After a short drive from the cathedral town of Coutances, I arrived at the château at Cerisy-la-Salle, where professors and writers were just beginning to assemble in the quaint, heavy-beamed library to hear Professor Laurent Jeanpierre, a young scholar from the University of Paris, lay out his colorful account of the French invasion of Mount Holyoke, which he described as having been a far more "transatlantic and even global dialogue" than any held at Pontigny itself. He noted the importance for the history of modern art of a session held in the summer of 1944 that included the Abstract Expressionist Robert Motherwell, the Surrealist André Masson, and the young sculptor Louise Bourgeois. On that occasion, Motherwell delivered his first talk defending the claims of abstraction against the traditions of Surrealism. At that moment, Jeanpierre argued, one could see the first tremors of the seismic shift from Paris as the center of artistic innovation to New York, and of the new wave in modern painting. Another session brought together the anthropologist Claude Lévi-Strauss and the linguist Roman Jakobson, founders of what came to be known as Structuralism, a theory of language and culture that revolutionized the study of literature. Jeanpierre was arguing that France and the United States had been allies not just in a military sense, but intellectually as well. At the time, and even now perhaps, this was something that seemed at once heartening and impossibly remote.
Pontigny-en-Amérique (or "Pont'holyoke," as it was affectionately called) was the brainchild of an enterprising Mount Holyoke French professor named Helen Patch. She wanted to create an advanced summer school for French language and culture, drawing on the expertise of the many French artists and intellectuals living in exile in New York. The exiles, in turn, wondered whether there might be a way to resume those spirited conversations at Pontigny that had been interrupted by the war—and whose themes suddenly seemed more urgent than ever. Patch suggested to her old Sorbonne mentor, the medievalist Gustave Cohen, who was living in New York and teaching at the New School, that Mount Holyoke, the oldest women's college in the United States, could serve as a reasonable facsimile of Desjardins's monastery at Pontigny. And Cohen knew just the person to organize such a thing: Jean Wahl, the man next to Wallace Stevens in the faded photograph.
Born into a Jewish family in Marseilles, Wahl was uniquely positioned, by temperament and training, for the role of cultural intermediary between France and America. His father was a teacher of English, and Wahl grew up fully bilingual, as at home with Huckleberry Finn as with The Count of Monte Cristo. He was a philosopher and a poet whose first major book, published in 1920, was a study of American pragmatist philosophy that introduced the ideas of William James to a French audience. (An early existentialist, he had created a stir when he failed Jean-Paul Sartre in a graduate course.) Wahl was precisely the kind of "cosmopolitan Jew" the Nazis reviled. The Gestapo arrested him immediately following the occupation of Paris and subjected him to weeks of interrogation and torture; during lulls in the horrific routine Wahl read Moby Dick, in English, and wrote short poems. (The Germans, noted Wahl's friend Henry Church, "were told to mistreat him and being obedient did so.") Wahl was incarcerated at the concentration camp of Drancy, where, with thousands of other French Jews, he awaited the death trains to Auschwitz. In a 1945 New Yorker profile, Wahl described his unlikely escape in the back of a butcher's truck, hiding among the carcasses. Emaciated and scarred, Wahl made his way to Marseilles, where he boarded one of the last refugee ships to the United States. He arrived in New York on August 1, 1942, and was quickly drawn into the planning group for Pontigny-en-Amérique.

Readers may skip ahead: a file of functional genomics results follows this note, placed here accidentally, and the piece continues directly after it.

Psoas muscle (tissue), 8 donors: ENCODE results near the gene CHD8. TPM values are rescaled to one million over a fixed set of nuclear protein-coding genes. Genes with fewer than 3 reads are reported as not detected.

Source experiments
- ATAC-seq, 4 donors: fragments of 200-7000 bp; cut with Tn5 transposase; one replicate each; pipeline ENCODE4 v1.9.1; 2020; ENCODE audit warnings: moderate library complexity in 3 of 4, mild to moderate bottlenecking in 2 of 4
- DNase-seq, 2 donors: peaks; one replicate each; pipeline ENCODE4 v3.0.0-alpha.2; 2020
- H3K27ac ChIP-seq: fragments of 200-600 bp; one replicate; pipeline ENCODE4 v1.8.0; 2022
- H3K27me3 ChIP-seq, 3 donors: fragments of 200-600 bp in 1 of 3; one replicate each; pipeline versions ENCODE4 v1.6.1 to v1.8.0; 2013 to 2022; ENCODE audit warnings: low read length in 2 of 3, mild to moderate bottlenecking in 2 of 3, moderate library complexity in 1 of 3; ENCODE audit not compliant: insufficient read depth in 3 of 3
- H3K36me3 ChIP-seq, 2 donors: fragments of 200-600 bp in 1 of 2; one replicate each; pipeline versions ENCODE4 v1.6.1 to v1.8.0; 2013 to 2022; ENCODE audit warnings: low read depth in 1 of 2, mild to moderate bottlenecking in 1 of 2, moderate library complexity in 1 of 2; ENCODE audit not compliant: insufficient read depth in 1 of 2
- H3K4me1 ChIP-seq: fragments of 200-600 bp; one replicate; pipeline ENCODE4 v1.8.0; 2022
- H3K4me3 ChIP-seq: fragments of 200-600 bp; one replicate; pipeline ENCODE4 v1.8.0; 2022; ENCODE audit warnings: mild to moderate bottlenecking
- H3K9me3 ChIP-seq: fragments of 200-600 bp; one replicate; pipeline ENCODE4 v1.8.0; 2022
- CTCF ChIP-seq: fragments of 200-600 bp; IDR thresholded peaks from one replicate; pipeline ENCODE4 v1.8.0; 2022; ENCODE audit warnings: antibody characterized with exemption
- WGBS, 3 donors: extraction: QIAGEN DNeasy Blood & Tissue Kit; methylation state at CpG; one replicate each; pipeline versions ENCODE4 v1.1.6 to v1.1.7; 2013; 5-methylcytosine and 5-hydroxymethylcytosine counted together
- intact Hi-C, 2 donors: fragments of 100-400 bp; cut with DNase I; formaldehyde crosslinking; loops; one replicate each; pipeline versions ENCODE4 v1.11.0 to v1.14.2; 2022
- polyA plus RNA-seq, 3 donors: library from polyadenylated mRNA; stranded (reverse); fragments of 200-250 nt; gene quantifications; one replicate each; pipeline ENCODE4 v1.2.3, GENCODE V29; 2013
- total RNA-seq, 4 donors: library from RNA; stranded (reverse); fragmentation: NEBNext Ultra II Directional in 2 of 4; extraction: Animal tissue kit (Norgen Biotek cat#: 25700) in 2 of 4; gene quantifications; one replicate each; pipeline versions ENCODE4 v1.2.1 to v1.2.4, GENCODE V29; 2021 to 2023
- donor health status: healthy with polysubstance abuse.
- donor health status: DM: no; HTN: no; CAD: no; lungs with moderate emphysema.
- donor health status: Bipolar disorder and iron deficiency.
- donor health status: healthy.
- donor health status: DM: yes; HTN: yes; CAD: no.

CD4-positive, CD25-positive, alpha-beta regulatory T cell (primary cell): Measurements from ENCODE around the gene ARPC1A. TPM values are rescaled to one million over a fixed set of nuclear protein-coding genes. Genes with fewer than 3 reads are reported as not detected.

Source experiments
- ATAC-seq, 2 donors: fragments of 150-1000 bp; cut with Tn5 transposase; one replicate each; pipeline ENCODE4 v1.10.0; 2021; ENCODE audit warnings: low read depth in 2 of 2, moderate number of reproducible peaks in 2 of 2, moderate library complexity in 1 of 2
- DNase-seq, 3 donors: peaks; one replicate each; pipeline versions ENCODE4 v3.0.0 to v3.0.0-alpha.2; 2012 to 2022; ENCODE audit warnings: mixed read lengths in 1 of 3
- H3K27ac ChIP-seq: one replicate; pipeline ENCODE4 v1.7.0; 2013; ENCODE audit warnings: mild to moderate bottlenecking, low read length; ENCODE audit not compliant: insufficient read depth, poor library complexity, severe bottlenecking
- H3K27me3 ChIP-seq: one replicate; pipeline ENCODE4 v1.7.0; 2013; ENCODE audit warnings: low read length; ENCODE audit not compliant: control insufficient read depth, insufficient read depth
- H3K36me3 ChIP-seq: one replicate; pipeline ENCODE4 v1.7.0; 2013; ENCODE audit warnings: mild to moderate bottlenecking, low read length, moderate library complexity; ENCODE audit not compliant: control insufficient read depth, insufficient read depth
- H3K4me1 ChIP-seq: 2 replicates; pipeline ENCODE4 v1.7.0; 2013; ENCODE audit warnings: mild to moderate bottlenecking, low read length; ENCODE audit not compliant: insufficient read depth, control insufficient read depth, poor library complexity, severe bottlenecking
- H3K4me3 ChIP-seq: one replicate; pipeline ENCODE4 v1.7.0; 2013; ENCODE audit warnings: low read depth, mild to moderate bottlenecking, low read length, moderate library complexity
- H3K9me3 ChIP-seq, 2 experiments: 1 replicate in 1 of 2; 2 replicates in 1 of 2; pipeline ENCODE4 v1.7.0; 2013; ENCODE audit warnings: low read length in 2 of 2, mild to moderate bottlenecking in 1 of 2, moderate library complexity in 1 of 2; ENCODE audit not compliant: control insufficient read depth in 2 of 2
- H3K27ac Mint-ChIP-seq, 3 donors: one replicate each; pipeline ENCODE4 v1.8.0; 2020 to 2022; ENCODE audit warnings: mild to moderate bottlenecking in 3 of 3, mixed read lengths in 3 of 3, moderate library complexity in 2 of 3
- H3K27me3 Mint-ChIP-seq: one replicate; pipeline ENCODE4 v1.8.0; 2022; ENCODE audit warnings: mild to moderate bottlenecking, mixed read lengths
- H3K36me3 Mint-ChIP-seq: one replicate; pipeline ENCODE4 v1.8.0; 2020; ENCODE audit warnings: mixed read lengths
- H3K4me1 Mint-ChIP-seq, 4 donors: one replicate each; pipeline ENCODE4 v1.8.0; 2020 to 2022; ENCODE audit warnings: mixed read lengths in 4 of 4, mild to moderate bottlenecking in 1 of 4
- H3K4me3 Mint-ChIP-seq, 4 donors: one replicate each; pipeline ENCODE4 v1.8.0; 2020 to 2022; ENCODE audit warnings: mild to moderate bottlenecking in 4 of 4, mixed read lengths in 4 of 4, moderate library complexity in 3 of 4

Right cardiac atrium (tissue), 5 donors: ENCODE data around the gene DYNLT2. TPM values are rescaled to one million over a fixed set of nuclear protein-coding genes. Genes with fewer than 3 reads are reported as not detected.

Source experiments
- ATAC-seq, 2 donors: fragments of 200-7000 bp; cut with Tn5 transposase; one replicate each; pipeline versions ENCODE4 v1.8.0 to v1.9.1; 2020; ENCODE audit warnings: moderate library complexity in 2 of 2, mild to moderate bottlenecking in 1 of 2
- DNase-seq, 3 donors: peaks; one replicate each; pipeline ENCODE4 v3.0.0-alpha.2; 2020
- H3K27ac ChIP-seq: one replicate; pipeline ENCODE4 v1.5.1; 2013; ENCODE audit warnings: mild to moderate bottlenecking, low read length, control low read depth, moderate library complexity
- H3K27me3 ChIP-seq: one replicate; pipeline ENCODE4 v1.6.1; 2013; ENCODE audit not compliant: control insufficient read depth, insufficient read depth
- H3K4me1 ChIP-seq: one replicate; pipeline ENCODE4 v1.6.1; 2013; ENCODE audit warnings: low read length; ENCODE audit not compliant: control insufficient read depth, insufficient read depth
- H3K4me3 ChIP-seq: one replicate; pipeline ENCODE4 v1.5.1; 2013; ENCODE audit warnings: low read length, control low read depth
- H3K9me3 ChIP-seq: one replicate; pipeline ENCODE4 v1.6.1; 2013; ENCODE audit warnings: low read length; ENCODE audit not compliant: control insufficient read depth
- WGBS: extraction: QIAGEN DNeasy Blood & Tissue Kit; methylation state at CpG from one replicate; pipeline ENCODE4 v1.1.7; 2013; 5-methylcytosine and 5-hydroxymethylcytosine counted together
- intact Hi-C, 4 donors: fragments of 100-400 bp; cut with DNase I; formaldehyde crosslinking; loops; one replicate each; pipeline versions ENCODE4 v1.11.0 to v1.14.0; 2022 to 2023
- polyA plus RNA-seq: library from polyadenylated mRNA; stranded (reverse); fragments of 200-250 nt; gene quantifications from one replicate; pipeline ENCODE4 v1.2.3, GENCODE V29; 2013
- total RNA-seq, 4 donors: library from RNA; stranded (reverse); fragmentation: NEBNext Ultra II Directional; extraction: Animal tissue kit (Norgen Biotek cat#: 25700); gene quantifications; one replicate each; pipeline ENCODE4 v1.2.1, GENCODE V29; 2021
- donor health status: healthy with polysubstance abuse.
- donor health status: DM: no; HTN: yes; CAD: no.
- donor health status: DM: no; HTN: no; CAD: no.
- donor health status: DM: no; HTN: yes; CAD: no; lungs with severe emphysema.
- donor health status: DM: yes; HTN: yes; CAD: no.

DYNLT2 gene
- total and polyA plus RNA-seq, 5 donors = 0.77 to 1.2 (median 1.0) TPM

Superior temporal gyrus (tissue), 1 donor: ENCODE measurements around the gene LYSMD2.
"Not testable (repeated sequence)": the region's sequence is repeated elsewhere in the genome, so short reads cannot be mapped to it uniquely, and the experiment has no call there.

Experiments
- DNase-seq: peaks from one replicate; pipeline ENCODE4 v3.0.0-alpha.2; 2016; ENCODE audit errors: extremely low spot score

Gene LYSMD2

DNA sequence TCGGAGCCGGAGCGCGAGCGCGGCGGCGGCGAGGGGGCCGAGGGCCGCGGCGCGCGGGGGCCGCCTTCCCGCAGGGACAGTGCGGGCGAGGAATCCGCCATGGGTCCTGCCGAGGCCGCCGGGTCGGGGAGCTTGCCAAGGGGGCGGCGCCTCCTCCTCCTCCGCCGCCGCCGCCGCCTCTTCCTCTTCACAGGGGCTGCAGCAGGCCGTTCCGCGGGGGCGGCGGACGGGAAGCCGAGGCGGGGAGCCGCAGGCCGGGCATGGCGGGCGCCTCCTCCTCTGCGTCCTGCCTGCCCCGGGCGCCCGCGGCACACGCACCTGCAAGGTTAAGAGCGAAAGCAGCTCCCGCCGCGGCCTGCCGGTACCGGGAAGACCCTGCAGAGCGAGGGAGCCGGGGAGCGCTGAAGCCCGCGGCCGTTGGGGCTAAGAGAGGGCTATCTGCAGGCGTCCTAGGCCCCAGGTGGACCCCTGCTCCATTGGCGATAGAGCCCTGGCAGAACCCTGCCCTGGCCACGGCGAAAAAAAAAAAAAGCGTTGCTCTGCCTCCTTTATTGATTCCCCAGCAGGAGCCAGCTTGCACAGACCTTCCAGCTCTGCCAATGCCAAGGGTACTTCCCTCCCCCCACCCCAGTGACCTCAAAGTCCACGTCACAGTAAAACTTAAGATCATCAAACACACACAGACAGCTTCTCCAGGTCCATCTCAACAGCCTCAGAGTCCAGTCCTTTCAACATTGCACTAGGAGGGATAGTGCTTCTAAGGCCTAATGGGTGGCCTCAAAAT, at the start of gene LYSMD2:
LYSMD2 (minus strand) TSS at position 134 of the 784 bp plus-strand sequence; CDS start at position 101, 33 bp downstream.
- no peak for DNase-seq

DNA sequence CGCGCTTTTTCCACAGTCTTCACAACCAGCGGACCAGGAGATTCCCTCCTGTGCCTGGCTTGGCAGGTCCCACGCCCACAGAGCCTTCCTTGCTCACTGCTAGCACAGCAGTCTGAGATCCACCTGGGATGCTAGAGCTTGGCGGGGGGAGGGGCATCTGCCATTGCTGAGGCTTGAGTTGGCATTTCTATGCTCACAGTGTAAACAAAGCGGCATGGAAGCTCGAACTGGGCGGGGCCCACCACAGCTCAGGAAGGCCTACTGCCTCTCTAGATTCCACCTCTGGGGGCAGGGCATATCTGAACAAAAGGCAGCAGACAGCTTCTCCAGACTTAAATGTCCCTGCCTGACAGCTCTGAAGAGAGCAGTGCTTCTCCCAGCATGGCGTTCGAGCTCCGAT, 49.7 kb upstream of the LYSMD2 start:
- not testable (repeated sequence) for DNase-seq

Wahl had a double vision for the Mount Holyoke décades. They were intended to be, first of all, acts of intellectual resistance, the cultural counterpart of de Gaulle's Free French in London. But Wahl also wanted them to serve as occasions for French-American dialogue, sealing culturally an alliance crucial to the eventual liberation of France. So, as the Allies prepared to reclaim Europe from the Nazis, Jean Wahl marshaled his intellectual troops in Massachusetts. Wahl's outdoor discussions, accompanied by the sounds of jets flying overhead from the nearby Westover Air Reserve Base and of Navy Waves training on campus, were intense. Poet Marianne Moore wrote of her admiration for Wahl, the "elfin and most touching exile." "An unselfish experiment like that of the Pontigny Committee," she added, "leaves a certain memory of exaltation, and a great desire to be of service to those who have suffered, and fought so well." Word spread of this remarkable occasion. Time sent a reporter, who learned that Mount Holyoke students thought Wahl was "cute." The Times Literary Supplement announced that the "spirit of the Abbey" had found a "sanctuary" in the United States. Proceedings were published in the prestigious Sewanee Review.